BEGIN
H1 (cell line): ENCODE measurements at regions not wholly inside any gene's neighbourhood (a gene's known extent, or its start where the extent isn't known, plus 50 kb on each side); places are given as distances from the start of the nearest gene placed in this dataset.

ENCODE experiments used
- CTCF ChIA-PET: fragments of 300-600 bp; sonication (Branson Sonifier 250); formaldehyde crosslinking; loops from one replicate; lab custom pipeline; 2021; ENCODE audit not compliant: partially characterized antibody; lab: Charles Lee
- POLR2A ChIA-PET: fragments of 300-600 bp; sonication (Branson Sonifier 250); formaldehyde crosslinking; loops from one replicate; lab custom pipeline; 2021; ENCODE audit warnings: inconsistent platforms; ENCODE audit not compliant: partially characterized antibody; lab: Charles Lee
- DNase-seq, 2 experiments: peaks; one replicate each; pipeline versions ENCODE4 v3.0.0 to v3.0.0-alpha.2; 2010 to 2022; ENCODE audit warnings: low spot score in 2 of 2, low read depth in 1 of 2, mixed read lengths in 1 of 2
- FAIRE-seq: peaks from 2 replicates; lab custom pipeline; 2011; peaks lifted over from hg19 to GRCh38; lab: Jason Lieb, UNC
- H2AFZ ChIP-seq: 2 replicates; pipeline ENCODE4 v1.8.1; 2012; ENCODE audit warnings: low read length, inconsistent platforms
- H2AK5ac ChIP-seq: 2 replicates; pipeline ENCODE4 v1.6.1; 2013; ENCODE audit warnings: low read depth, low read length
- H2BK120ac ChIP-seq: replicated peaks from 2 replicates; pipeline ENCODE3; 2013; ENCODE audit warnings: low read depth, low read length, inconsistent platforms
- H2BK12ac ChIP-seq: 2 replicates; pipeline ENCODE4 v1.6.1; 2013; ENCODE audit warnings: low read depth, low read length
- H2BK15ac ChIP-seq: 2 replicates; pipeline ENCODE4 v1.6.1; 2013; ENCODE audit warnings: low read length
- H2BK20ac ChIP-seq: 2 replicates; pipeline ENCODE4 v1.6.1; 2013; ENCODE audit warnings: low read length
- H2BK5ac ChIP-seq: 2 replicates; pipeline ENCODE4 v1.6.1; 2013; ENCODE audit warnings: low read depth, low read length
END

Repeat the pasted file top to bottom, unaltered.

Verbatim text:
H1 (cell line): ENCODE measurements at regions not wholly inside any gene's neighbourhood (a gene's known extent, or its start where the extent isn't known, plus 50 kb on each side); places are given as distances from the start of the nearest gene placed in this dataset.

ENCODE experiments used
- CTCF ChIA-PET: fragments of 300-600 bp; sonication (Branson Sonifier 250); formaldehyde crosslinking; loops from one replicate; lab custom pipeline; 2021; ENCODE audit not compliant: partially characterized antibody; lab: Charles Lee
- POLR2A ChIA-PET: fragments of 300-600 bp; sonication (Branson Sonifier 250); formaldehyde crosslinking; loops from one replicate; lab custom pipeline; 2021; ENCODE audit warnings: inconsistent platforms; ENCODE audit not compliant: partially characterized antibody; lab: Charles Lee
- DNase-seq, 2 experiments: peaks; one replicate each; pipeline versions ENCODE4 v3.0.0 to v3.0.0-alpha.2; 2010 to 2022; ENCODE audit warnings: low spot score in 2 of 2, low read depth in 1 of 2, mixed read lengths in 1 of 2
- FAIRE-seq: peaks from 2 replicates; lab custom pipeline; 2011; peaks lifted over from hg19 to GRCh38; lab: Jason Lieb, UNC
- H2AFZ ChIP-seq: 2 replicates; pipeline ENCODE4 v1.8.1; 2012; ENCODE audit warnings: low read length, inconsistent platforms
- H2AK5ac ChIP-seq: 2 replicates; pipeline ENCODE4 v1.6.1; 2013; ENCODE audit warnings: low read depth, low read length
- H2BK120ac ChIP-seq: replicated peaks from 2 replicates; pipeline ENCODE3; 2013; ENCODE audit warnings: low read depth, low read length, inconsistent platforms
- H2BK12ac ChIP-seq: 2 replicates; pipeline ENCODE4 v1.6.1; 2013; ENCODE audit warnings: low read depth, low read length
- H2BK15ac ChIP-seq: 2 replicates; pipeline ENCODE4 v1.6.1; 2013; ENCODE audit warnings: low read length
- H2BK20ac ChIP-seq: 2 replicates; pipeline ENCODE4 v1.6.1; 2013; ENCODE audit warnings: low read length
- H2BK5ac ChIP-seq: 2 replicates; pipeline ENCODE4 v1.6.1; 2013; ENCODE audit warnings: low read depth, low read length